'You've got to find a way': Tigers' Donny Sands continues to clear obstacles, defy odds
Published in Baseball
DETROIT — Donny Sands was 15 years old when his father died. It was New Year’s Day, 2012. Roger Sands, who served in special operations for the United States Army, was 50 and suddenly his heart stopped.
The man who taught Donny how to throw and catch and hit a baseball, the man who would put 5-year-old Donny through two-a-day workouts on sunbaked fields in Tucson, Arizona, and later in Albuquerque, New Mexico — “Baseball was like boot camp and I wanted more and more.” — the man who coached him in little league, the man who drove him to University of New Mexico baseball games where he was a bat boy along with Alex Bregman, the man he celebrated a regional championship with at age 10, the man to whom he vowed he’d be a professional baseball player one day was gone.
“Mom,” Donny said to his mother Alma the next day, “I’ve got to get to a ball field.”
We don’t often get to know what burns inside these players, what drives them. With Sands, though — the 26-year-old catcher the Tigers acquired from the Phillies along with Matt Vierling and Nick Maton for Gregory Soto and Kody Clemens — he wears his competitive fire on his sleeve.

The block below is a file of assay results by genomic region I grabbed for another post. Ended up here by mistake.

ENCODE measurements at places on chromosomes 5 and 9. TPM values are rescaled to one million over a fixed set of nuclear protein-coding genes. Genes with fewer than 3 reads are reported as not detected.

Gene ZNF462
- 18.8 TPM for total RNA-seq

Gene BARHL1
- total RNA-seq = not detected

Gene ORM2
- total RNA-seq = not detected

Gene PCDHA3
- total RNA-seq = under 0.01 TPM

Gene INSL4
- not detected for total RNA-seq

More accurately, on his glove. He has his mother’s name, Alma Sands, inscribed on every catcher’s glove he owns.
“Everything I do, I do for her,” he said.
A year after his father died, Alma had to go back to her native Mexico to work, even though she knew she’d have to leave Donny behind. Her brother had a dental practice there and he offered her a job. But she knew Donny, who was in high school and drawing interest from big-league scouts, needed to continue his life in Tucson.
With his father and mother gone, though, and money tight, Donny Sands was essentially homeless.
“Yeah, I lived out of my (2006) Toyota Camry,” he said. “Looking back, I’ve never been a person that asked for help. Maybe that’s because of how my dad was with me. Like, you figure it out. I know people got their own stuff going on in their lives and their own problems. And I was like, I don’t want to bother nobody. I will just do it on my own.”
Eventually, his friends and coaches figured out what was going on and Sands was offered houses to stay in and couches to sleep on. And there was Vic Acuna. A few years before he died, Roger Sands had entrusted Donny’s baseball development to Acuna.
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